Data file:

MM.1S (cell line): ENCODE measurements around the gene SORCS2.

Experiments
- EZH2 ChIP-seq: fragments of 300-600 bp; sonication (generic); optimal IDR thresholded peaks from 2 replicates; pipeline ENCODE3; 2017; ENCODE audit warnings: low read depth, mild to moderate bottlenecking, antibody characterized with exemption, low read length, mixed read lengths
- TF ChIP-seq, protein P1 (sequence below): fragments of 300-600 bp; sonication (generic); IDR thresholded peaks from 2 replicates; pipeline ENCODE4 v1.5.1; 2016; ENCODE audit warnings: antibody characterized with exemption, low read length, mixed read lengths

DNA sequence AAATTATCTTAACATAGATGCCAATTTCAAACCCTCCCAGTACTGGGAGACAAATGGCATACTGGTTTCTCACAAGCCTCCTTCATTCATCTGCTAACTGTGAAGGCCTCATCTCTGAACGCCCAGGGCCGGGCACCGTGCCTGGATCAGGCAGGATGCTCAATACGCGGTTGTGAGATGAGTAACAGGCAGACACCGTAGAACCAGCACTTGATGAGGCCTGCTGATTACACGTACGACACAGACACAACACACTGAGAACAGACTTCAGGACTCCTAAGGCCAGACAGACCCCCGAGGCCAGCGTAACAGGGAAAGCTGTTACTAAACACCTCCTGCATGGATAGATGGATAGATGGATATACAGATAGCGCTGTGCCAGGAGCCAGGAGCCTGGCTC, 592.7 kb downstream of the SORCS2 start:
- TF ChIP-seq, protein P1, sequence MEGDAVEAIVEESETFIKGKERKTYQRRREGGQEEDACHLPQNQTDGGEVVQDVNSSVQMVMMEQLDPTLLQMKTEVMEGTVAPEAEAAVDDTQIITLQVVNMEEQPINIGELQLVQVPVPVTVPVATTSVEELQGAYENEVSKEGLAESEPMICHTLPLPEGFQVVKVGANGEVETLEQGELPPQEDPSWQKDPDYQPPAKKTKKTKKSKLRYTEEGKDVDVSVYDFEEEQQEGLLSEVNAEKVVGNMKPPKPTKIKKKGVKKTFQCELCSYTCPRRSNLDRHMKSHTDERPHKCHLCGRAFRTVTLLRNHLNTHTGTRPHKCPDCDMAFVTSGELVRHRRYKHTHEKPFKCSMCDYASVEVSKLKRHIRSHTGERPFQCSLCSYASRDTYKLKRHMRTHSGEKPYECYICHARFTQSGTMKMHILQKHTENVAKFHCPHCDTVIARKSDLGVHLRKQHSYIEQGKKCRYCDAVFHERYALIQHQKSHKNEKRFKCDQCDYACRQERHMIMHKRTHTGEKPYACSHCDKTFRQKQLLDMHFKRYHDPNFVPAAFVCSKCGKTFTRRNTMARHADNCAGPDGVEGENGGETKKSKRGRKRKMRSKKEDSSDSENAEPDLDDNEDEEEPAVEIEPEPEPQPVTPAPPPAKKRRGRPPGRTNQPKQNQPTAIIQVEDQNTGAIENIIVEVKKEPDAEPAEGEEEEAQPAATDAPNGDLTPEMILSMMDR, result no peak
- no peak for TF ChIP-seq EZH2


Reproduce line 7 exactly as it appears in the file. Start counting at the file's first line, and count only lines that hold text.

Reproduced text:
- no peak for TF ChIP-seq EZH2